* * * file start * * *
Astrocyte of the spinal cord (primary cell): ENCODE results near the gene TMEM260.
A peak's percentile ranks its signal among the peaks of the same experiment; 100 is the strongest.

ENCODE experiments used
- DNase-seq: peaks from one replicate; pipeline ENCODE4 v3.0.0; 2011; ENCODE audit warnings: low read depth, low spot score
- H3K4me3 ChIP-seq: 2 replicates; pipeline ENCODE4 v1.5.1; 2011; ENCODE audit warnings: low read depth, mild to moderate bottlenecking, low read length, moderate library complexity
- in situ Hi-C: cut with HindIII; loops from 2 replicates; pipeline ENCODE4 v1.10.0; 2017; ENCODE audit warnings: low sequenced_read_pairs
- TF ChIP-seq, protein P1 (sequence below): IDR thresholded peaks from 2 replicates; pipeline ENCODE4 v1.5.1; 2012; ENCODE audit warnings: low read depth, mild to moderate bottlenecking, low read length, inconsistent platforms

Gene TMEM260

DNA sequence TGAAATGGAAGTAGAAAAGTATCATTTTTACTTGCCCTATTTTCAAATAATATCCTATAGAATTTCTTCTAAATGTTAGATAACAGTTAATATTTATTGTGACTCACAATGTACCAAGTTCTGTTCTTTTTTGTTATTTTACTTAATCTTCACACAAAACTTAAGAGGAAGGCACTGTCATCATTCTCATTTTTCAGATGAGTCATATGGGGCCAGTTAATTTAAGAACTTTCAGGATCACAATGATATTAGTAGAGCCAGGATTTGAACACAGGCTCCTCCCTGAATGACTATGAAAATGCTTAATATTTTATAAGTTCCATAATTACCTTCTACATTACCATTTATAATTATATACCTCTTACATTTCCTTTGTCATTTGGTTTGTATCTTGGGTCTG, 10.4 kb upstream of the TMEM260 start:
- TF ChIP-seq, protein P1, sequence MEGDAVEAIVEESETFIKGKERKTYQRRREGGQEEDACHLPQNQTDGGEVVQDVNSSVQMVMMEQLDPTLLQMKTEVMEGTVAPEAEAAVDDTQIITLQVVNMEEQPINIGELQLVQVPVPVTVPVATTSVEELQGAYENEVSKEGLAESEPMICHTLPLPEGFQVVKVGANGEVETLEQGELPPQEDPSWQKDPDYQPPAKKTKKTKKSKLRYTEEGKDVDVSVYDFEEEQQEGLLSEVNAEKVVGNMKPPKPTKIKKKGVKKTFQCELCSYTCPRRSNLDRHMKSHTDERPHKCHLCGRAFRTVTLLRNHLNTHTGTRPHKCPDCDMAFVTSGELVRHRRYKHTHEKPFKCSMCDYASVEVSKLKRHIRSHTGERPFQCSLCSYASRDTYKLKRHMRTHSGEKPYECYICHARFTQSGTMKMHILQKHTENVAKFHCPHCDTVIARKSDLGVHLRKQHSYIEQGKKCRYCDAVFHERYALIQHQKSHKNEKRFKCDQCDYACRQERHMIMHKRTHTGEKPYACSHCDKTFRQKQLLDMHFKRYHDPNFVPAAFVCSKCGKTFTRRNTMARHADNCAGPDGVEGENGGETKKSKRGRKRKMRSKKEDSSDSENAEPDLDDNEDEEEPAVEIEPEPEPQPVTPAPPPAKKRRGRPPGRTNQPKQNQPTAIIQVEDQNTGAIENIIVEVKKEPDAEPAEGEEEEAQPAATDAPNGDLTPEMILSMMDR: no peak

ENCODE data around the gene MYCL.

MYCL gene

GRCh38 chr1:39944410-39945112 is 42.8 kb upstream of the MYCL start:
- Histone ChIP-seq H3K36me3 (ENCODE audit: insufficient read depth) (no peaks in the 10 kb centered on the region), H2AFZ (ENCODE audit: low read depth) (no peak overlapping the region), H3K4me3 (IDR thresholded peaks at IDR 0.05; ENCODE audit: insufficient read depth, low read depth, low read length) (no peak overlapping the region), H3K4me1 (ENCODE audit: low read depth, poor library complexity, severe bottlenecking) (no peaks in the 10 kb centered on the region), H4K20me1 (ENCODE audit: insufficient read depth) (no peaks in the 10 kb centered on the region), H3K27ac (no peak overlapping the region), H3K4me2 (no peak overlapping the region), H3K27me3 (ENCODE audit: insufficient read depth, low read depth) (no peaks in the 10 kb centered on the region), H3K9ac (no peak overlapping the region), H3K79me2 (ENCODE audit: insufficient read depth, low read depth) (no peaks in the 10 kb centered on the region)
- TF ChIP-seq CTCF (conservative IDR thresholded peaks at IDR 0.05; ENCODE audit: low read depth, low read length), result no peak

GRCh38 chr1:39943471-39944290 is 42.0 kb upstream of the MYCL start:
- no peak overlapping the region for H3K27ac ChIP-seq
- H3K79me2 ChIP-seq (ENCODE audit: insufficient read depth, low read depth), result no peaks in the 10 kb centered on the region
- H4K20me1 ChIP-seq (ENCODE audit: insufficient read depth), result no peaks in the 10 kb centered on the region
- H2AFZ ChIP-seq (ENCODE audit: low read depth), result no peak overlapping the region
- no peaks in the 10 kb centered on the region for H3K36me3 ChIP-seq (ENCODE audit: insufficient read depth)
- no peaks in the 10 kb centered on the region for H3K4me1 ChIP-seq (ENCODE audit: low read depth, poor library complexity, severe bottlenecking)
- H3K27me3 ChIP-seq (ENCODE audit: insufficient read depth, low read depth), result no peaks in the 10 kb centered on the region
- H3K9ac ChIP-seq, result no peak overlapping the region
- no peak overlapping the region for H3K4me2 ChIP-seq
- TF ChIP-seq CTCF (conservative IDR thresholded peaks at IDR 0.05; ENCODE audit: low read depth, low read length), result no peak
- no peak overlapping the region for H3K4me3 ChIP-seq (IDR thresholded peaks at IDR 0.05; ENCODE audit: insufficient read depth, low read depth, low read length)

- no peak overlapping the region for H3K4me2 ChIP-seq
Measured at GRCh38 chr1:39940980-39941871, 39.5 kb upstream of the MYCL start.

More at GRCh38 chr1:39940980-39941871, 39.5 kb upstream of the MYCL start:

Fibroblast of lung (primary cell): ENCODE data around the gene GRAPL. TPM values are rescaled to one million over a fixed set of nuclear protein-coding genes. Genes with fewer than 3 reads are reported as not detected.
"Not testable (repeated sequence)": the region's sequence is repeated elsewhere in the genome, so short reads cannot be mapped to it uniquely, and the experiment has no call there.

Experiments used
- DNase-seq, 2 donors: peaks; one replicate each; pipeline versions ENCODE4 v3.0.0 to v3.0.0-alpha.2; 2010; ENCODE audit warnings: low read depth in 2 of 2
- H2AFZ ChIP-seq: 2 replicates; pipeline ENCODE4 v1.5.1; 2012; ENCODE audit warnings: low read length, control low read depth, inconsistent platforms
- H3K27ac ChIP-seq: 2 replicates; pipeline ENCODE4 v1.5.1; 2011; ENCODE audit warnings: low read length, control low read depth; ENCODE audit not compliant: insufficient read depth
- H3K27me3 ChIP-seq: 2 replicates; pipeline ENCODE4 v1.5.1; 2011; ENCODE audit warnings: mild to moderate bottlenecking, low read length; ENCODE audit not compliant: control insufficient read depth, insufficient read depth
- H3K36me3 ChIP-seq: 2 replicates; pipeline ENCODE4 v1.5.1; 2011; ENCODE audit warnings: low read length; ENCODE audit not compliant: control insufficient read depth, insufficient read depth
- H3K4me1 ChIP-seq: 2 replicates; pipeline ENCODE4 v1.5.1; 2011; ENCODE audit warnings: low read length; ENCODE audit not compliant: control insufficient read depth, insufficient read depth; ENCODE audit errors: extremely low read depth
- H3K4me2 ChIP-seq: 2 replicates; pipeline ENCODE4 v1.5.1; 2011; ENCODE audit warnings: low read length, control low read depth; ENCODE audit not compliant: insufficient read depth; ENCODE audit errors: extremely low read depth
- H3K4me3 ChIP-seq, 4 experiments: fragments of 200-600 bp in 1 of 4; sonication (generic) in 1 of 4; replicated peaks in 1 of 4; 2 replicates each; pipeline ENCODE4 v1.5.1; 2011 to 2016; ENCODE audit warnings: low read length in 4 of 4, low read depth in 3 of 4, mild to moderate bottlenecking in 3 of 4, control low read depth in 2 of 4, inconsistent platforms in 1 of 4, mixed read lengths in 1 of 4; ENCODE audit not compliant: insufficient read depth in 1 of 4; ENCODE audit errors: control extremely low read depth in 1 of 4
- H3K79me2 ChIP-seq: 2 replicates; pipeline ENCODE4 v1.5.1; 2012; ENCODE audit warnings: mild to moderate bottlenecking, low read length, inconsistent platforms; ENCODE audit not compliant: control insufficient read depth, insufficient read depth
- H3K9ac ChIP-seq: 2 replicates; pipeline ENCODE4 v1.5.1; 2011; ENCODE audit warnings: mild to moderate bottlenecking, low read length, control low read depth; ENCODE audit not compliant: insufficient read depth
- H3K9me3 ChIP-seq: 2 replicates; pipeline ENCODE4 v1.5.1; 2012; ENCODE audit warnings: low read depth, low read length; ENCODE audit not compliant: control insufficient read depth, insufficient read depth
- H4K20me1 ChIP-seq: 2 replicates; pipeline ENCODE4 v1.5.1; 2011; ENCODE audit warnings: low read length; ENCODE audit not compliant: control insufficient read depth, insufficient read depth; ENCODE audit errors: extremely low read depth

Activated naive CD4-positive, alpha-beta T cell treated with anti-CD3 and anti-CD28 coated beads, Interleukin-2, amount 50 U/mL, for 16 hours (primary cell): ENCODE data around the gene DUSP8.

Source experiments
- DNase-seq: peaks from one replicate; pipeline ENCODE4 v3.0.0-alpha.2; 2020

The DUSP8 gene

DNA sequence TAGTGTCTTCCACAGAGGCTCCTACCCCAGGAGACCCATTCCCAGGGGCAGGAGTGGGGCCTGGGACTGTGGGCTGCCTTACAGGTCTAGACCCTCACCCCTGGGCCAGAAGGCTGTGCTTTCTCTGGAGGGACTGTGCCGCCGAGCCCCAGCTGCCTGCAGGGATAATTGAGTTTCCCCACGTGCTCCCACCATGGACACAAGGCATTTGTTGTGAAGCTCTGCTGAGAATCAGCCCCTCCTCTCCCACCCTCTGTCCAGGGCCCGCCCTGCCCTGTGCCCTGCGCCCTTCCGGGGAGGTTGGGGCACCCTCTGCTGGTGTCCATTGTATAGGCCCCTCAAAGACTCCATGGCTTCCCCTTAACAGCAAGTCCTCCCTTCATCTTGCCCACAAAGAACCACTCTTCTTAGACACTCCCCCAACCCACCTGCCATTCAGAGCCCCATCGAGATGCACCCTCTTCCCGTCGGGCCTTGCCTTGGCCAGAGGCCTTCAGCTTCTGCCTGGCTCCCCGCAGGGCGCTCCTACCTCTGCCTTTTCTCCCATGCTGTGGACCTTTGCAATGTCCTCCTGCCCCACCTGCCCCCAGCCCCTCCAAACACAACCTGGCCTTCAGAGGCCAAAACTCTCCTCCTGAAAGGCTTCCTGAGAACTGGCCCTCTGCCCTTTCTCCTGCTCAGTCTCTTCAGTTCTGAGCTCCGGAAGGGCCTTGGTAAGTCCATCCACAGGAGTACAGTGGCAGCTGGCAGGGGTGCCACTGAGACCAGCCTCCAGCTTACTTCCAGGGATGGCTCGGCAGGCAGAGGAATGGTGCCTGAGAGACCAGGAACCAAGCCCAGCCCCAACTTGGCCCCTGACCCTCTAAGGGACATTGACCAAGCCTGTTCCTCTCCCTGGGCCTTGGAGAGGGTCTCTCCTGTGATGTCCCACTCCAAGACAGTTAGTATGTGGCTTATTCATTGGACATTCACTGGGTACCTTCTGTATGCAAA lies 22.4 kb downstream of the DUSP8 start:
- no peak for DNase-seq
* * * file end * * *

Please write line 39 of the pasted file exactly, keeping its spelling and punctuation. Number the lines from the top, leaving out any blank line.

- H3K4me1 ChIP-seq: 2 replicates; pipeline ENCODE4 v1.5.1; 2011; ENCODE audit warnings: low read length; ENCODE audit not compliant: control insufficient read depth, insufficient read depth; ENCODE audit errors: extremely low read depth